Was Andrew Bailey just the wrong man for the FCA job?

Bailey in front of the Public Accounts Committee

Nearly five years after the event, the former CEO of the FCA Andrew Bailey was called to the Public Accounts Committee to answer questions on the FCA’s unpreparedness for what is now known as the British Steel mis-selling scandal. You can watch his exchanges with the doughty Nick Smith MP on this link.

In 2017, the original inquiry by Frank Field for the Work and Pensions Committee had shown how unprepared the FCA were, Megan Butler attended a WPC meeting not knowing who it was that the FCA had stopped mis-selling. But as the notes of that meeting show, the FCA were putting out another regulator’s fires.

Watching Andrew Bailey’s grilling , it was hard to see why the finger was just being pointed at Bailey when the FCA were cleaning up somebody else’s mess.

Noticeably absent from Bailey’s grilling was any mention of the Pensions Regulator who  sanctioned the Regulatory Apportionment Agreement that led to the impossible choices offered steelworkers. The Pensions Regulator failed to oversee proper protection for members by the trustees who refused to sanction  the resources I and others told them were needed to deal with the oncoming deluge of transfer requests.

Was the FCA up to it – was Andrew Bailey the right man to lead it?

During his appearance, Andrew Bailey claimed he inherited a regulator struggling to do its job because it touched the firms it regulated only once every 3 years.  He claimed that rather than sitting on information , the FCA simply didn’t have the evidence to act quicker than it did.

This might be true, but it leaves unexplained why after the sacking of his predecessor Martin Wheatley in 2015, the FCA were still in a mess 2 years into his time.

He described his previous career at the PRA as ordered and process driven and painted a picture of the chaotic challenges he encountered from retail markets. He seemed to be saying he was in the wrong job. Becoming Governor of the Bank of England must have been welcome relief after years BSPS, the lengthy process of banning contingent charging and the grief he got from consumer groups. Now, rather than attending world economic summits , he found himself questioned by Nick Smith MP about Darren Reynolds and Active Wealth. It did seem a little surreal – but then so did Port Talbot in September 2017.

Running the FCA is a tough job and Andrew Bailey did not give the impression of being a man who enjoyed the challenge .

So what of the future?

Now, the other side of the National Audit Report on the debacle,  the FCA is being held responsible for the redress working and it is finding that many of its sessions in Port Talbot and Scunthorpe are not packed out.

The FCA believes there are about 4,000 people it still needs to get to regarding BSPS and 75% have not complained. Bailey pointed out that steelworkers were split between those who were complaining about the advice given and those who even today, will not come forward with a complaint. As Al Rush consistently says, there are many steelworkers who prefer the money in their SIPPs than in BSPS. Here is the crux of the problem for the FCA’s redress scheme.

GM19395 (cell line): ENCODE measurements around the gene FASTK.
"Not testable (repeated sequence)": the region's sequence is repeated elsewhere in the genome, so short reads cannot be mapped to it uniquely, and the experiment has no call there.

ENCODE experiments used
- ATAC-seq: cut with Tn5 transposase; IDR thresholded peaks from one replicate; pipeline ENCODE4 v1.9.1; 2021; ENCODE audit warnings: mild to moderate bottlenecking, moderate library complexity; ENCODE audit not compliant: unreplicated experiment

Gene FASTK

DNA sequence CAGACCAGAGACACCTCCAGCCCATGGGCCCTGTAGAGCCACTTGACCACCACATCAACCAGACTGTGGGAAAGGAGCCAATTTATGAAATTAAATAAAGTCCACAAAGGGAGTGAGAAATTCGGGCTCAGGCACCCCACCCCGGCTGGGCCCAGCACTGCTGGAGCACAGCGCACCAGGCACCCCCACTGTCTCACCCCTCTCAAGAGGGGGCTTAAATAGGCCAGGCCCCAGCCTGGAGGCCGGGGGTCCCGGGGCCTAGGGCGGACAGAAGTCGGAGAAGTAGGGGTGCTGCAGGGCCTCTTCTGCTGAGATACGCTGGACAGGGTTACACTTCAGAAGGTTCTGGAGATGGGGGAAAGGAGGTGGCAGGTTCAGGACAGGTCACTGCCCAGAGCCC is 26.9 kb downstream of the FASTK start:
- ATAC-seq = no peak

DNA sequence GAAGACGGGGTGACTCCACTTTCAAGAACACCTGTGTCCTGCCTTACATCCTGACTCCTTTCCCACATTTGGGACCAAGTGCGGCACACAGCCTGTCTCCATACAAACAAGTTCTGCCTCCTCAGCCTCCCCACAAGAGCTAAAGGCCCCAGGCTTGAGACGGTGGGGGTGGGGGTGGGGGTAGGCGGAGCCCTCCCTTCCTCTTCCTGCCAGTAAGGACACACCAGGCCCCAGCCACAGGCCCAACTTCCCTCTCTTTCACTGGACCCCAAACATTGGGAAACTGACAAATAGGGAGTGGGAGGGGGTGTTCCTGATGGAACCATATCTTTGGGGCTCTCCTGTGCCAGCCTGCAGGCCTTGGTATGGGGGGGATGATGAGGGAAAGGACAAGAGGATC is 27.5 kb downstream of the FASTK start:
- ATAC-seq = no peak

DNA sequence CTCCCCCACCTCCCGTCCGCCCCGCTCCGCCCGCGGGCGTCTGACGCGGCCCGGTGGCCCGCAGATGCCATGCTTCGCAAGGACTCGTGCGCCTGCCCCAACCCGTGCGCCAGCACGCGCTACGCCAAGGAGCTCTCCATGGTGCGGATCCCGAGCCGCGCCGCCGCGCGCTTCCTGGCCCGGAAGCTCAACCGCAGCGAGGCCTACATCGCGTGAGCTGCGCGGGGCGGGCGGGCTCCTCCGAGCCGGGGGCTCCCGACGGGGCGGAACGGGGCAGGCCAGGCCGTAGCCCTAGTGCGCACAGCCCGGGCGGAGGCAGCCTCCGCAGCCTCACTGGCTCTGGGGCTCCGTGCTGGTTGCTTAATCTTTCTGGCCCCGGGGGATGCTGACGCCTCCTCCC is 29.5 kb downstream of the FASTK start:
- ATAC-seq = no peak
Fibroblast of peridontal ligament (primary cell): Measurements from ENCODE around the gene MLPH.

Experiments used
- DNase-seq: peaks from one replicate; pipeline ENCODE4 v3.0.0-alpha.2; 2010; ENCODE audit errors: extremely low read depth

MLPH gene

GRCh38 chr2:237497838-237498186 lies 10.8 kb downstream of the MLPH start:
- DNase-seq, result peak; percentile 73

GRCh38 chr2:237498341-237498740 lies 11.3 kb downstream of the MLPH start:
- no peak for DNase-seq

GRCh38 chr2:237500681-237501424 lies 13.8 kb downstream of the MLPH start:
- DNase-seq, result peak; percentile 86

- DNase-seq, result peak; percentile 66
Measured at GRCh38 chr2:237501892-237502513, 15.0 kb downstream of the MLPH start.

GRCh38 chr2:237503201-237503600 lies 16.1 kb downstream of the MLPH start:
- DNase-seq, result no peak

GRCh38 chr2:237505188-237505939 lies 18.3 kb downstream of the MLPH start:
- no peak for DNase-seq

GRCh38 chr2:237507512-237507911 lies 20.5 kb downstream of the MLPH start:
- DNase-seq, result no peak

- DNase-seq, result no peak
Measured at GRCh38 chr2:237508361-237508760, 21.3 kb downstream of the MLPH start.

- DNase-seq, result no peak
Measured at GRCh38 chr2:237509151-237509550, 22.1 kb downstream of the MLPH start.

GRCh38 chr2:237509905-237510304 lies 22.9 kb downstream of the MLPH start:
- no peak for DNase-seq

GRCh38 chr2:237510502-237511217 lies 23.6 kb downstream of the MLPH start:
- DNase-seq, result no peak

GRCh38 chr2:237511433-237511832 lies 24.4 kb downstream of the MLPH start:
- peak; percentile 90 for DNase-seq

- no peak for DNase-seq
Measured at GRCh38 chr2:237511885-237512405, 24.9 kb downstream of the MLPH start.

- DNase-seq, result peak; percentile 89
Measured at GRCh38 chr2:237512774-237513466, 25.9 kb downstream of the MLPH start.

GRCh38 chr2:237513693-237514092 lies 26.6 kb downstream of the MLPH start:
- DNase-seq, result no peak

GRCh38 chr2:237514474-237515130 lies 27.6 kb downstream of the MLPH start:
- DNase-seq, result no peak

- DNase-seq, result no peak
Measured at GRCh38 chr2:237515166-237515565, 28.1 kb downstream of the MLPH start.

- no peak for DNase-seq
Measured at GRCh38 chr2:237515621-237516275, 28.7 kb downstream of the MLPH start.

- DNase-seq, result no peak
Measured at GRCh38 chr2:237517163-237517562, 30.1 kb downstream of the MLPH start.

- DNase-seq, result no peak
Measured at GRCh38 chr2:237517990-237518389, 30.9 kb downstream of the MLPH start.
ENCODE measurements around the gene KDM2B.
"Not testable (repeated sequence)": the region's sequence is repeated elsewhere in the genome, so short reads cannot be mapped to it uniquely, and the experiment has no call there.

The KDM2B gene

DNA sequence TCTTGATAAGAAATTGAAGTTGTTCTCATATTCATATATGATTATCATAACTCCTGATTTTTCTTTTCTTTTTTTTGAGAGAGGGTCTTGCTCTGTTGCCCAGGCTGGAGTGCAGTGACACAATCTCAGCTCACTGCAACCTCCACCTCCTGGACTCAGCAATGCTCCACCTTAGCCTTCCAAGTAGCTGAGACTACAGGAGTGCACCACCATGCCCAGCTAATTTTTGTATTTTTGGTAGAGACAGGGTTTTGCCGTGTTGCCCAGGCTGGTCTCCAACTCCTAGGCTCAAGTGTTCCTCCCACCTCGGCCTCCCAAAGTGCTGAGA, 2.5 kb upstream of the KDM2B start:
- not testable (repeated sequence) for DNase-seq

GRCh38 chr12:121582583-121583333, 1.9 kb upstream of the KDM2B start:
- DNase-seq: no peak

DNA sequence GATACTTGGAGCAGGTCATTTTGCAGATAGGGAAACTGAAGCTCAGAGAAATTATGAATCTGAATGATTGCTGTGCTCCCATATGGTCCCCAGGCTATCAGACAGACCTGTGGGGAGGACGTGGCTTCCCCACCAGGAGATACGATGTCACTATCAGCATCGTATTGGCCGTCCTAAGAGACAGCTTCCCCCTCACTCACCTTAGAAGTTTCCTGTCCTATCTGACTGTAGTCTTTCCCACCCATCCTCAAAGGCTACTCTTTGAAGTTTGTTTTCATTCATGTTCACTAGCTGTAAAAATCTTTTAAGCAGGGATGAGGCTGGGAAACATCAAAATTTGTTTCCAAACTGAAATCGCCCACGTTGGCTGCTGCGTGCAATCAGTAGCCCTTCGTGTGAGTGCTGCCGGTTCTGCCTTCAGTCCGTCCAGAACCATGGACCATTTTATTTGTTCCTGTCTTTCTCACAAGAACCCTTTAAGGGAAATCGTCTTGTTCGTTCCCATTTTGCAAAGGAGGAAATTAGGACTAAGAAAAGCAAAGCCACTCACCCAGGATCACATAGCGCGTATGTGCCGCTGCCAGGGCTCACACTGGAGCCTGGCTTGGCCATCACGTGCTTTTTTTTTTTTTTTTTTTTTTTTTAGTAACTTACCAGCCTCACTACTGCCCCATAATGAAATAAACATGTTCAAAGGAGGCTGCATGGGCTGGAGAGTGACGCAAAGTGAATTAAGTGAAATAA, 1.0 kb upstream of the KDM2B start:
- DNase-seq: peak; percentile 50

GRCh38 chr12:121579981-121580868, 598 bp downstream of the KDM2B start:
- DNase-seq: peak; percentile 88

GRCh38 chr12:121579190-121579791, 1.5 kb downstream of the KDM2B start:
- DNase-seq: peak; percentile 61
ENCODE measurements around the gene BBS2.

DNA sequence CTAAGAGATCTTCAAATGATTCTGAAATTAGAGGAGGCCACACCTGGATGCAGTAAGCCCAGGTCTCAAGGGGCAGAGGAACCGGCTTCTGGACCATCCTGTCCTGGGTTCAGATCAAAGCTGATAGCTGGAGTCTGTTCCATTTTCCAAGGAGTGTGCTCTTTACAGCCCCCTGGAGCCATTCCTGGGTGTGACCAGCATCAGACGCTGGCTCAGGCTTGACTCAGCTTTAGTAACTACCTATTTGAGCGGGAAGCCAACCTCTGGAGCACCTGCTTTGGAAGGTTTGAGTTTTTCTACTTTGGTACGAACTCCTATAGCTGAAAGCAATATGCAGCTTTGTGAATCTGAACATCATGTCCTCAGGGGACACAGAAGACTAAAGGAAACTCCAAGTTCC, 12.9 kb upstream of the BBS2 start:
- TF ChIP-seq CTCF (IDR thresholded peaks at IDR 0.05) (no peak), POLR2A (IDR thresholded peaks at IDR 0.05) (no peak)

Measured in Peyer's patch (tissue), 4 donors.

Technically, 46% of the transfers should not have gone ahead, but in practice  many who could seek compensation, seem happy with their lot. To repeat a theme of this blog, the fault for the debacle was not just down to financial advisers, Time to Choose should not have happened.

Lessons learned?

The big lesson from BSPS is that decisions on pensions have consequences on members that need to be understood by both the FCA and TPR.. Lesley Titcomb , the then CEO of TPR, must accept the FCA were negligent in their duty to protect members and the failure to foresee a rush to transfer was more a failure of the Pensions Regulator than the FCA.

All the same,  it was ludicrous that the FCA knew so little about what was going on over the summer of 2017 and that it had no local knowledge. The BBC, the FT, this blog and the social media of the British Steel members group, all pointed to a major financial incident. In the end , over £3bn exited a well run scheme into people’s SIPPs and hundreds of financial advisers are now unable to advise because of constraints upon them from their insurers and from the FCA.

There may have been structural problems with the FCA – as Andrew Bailey claimed, but that does not excuse the torpor of the FCA in the crucial months of choice. So while we may accept that Andrew Bailey was in the wrong job, we have to ask how he got there in the first place.


About henry tapper

Founder of the Pension PlayPen,, partner of Stella, father of Olly . I am the Pension Plowman
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4 Responses to Was Andrew Bailey just the wrong man for the FCA job?

  1. John Mather says:

    Never asked is why Tata were allowed to change the terms of the pension which then caused the members to be susceptible to opportunistic peddlers of high commission funds.

    • Robert says:

      @John Mather